Looking for some historical-fiction that reads like a dark fairytale, with a mix of Cinderella and Paradise Lost, to sweep you off your feet?
The story begins with a house. The year is 1946, and recent real-estate mogul Cyril Conroy has decided to buy a surprise for his down-to-earth wife. And what better gift than the purchase of a three-story glass-fronted home with a third-story ballroom, complete with staff and Delft mantels. It’s the beginning of the end of happy unity for the Conroy family.
Patchett’s eighth novel The Dutch House plays a lot with the theme of how a house can become a home for some, a place we feel so deeply anchored to that we cannot help but be drawn back, again and again, while that same house can feel like a burden to others, an object incongruous with our personalities from which we need to escape to become ourselves again. The Dutch House explores all this within one family, across divorces, and multiple generations, in a profoundly moving and very addictive narrative.
I’ve been on a historical fiction binge lately and reading The Dutch House felt like a gift. It could be that I wasn’t expecting another five-star read, or that I was surprised to be taken in so wholly by siblings Danny and Maeve, who find themselves exiled from their childhood home by their stepmother during this story. Following this exile, Maeve spends years finding herself parked across the street from her childhood home. Often in the company of her younger brother Danny who would rather leave the past behind than reminisce obsessively in inflicted hurts.
“’Do you think it’s possible to ever see the past as it actually was?’ I asked my sister. We were sitting in her car, parked in front of the Dutch House in the broad daylight of early summer.”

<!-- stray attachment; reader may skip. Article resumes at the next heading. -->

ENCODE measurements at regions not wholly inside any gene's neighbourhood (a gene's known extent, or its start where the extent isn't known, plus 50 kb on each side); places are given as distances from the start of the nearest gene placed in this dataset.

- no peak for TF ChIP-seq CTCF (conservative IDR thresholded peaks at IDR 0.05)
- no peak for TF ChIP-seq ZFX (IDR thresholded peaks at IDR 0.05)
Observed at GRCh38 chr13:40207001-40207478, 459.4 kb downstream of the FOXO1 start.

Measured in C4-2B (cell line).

However, all those years spent collecting the rent with his father on Saturday’s and soaking up every spare word his dad had to offer have left Danny as unable to let go of the past, even if his ties are of a less visible nature than Maeve’s.
Danny’s the one who narrates the story, from a first-person viewpoint, seamlessly switching between past and present and guiding the story all the way into the future. Maeve’s portrait graces the cover in the same manner that her character is present in every line of the story. Even when the story is not directly about her. It is Maeve’s fierce determination that resettles the course of Danny’s life after every single person who is actually supposed to look out for him leaves. Maeve is both stalwart protector of her brother and beacon, unflinching in her decisions, and she ties the narrative together from start to finish.
The story the Conroy siblings share is one of heartbreak and beauty and fierce determination and feels so real because tragedies like the ones they experience happen to millions of people every day, but so do bonds of love (like theirs) exist that triumph over those tragedies.
Whether you love historical fiction or are new to the genre and interested in dipping in your toes, The Dutch House is not to be missed.
Book: The Dutch House
Publication Date: September 24th, 2019
Reviewed by: Meredith Mara